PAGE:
7 facts and myths about migraines
Learn the truth behind these often-disabling headaches
Migraines are one of the more painful types of headaches you can get. They usually produce a severe throbbing pain on one side of the head. They frequently come with nausea, vomiting and a sensitivity to sound and light.
Learn more about these debilitating, painful headaches.
Myth or fact: Migraine is just another term for headache.
MYTH. Migraines are a form of headache. But migraines are also a neurological disease that can sometimes be accompanied by structural changes in the brain. Additional symptoms of migraine can include difficulty concentrating, vertigo, visual disturbances, numbness, impaired speech and weakness.
Myth or fact: All severe headaches are migraines.
MYTH. Other types of headaches can be very painful. These include cluster headaches, tension headaches and sinus headaches.
Myth or fact: Not all migraines come with a warning “aura”.
FACT: About 25% to 30% of people with migraines experience aura. That often consists of visual disturbances, like flashing lights and zigzag lines. Some people get tingling sensations that travel from one arm to one side of the face. These warning symptoms usually disappear within about a half hour and are followed by a severe headache.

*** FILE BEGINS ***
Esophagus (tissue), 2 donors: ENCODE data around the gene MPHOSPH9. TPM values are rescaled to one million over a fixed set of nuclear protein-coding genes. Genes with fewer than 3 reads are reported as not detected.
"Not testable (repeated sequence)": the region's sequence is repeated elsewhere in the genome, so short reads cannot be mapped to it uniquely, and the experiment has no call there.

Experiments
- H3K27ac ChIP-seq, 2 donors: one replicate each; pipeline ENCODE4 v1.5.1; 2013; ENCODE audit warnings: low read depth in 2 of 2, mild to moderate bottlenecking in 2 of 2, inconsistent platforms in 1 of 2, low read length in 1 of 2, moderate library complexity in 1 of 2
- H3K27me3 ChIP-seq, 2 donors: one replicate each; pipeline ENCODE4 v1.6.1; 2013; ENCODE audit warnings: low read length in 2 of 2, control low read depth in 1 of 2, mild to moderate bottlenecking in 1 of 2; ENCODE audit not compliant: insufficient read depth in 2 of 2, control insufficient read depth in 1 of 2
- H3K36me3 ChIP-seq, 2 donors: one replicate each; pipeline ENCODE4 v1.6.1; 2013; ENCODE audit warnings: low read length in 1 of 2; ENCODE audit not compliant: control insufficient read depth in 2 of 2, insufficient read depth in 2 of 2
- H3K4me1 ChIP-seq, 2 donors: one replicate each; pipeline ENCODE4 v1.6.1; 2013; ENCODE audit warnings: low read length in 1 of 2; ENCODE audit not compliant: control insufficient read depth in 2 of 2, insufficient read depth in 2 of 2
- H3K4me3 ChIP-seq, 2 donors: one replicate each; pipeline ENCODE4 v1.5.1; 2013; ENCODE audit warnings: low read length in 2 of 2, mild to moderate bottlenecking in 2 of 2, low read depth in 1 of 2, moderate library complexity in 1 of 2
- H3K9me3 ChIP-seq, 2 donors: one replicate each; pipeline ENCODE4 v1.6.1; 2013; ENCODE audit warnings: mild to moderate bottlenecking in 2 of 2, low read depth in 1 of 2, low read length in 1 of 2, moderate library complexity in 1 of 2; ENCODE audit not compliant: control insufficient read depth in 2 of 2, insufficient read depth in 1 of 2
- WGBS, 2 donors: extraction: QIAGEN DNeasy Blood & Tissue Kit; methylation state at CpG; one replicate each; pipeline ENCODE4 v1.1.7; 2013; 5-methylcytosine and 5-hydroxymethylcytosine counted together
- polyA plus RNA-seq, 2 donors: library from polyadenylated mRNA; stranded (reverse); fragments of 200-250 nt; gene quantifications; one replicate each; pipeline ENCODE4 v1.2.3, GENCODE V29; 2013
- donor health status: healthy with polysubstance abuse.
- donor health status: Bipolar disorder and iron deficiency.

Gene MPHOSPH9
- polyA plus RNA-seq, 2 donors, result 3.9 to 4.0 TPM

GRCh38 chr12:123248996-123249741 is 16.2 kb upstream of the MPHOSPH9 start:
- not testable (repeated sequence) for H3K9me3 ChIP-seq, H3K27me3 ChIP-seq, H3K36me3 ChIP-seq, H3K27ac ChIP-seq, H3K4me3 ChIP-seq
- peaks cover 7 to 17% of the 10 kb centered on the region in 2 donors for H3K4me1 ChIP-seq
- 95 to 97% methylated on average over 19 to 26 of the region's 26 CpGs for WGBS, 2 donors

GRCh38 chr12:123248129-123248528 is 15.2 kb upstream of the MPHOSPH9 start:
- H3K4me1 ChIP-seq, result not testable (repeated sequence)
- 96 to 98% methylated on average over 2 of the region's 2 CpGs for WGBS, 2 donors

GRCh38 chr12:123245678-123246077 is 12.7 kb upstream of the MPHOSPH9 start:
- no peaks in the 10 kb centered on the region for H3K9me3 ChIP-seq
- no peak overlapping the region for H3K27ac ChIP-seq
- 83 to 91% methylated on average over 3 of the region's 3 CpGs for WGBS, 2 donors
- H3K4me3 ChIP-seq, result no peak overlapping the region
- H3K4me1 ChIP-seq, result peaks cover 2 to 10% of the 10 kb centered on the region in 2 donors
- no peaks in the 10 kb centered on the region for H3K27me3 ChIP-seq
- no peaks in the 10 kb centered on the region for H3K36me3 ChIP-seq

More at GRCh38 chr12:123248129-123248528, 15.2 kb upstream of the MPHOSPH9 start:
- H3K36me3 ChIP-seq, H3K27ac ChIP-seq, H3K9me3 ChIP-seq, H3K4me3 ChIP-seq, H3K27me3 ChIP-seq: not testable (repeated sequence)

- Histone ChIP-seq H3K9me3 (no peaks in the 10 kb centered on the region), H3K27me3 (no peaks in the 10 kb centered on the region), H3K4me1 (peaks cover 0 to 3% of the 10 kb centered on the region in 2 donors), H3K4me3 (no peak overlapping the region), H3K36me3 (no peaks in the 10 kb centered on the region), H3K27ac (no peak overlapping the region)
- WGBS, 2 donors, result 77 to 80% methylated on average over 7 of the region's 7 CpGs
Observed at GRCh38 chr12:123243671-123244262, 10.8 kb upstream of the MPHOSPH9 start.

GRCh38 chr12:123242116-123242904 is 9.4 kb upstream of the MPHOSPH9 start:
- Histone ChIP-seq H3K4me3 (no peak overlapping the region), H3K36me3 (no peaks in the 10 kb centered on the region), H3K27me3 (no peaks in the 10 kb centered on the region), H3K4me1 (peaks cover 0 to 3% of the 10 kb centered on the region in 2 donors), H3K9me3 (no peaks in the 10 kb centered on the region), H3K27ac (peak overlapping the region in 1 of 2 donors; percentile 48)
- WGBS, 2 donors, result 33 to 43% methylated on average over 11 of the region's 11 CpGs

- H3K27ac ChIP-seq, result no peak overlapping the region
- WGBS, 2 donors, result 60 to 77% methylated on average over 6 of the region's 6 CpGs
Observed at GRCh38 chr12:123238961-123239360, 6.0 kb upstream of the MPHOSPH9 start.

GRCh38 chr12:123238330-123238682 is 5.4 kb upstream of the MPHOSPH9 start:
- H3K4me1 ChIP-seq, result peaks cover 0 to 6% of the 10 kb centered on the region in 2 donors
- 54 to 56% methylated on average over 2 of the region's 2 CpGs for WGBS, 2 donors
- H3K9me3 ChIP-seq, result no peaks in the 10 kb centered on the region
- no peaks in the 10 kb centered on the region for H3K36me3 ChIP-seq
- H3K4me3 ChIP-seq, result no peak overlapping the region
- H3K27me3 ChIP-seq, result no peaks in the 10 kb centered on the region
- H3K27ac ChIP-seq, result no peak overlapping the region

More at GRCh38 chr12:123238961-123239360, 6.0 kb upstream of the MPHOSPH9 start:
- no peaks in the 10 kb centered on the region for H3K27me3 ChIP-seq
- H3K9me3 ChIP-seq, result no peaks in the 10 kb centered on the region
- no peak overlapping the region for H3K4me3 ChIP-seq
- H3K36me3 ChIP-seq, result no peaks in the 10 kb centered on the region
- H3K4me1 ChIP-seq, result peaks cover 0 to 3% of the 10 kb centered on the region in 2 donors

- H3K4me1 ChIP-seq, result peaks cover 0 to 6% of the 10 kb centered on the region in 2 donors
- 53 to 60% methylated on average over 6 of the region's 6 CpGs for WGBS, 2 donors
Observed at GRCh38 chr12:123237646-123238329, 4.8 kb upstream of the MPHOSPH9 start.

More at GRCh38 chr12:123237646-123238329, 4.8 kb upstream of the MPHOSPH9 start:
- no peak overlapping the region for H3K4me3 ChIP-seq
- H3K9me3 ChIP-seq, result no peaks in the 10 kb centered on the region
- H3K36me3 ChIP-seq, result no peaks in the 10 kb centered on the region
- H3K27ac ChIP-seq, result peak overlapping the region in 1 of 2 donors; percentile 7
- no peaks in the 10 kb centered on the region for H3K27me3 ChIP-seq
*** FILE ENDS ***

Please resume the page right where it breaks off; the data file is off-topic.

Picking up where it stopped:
Myth or fact: Caffeine always makes migraines worse.
MYTH. You might trigger a migraine from overdoing it on caffeine. But it’s actually one of the key ingredients in some of the more effective over-the-counter migraine medicines. Drinking a caffeinated soda or coffee can sometimes help relieve migraine pain.
Myth or fact: Some foods can cause migraines.
FACT. Certain foods can trigger migraines—but they vary among people. Triggers for one person may not cause a migraine for you. Some of the foods and substances commonly associated with migraines are alcohol, chocolate, cheese, gluten, and foods that contain monosodium glutamate (MSG) or histamine.
Myth or fact: Taking more headache medicine for a migraine attack will help control it.
MYTH. Relying too much on pain relievers can cause rebound headaches—also called "medication overuse" headaches. Taking large amounts of medication to get rid of a migraine can lead to more frequent and severe migraines in the future.
Myth or fact: Effective medicines are available to treat migraine.
FACT. Doctors often prescribe a class of drugs called triptans to relieve migraine pain. There are seven different triptans—all are available as tablets and some are available as an injection or a nasal spray. There are also a variety of medications that can be used to prevent migraines.
Should you see a doctor for your headaches?
Sources: American Migraine Foundation; National Headache Foundation
This information is provided for educational purposes only. Individuals should always consult with their healthcare providers regarding medical care or treatment, as recommendations, services or resources are not a substitute for the advice or recommendation of an individual's physician or healthcare provider. Services or treatment options may not be covered under an individual's particular health plan.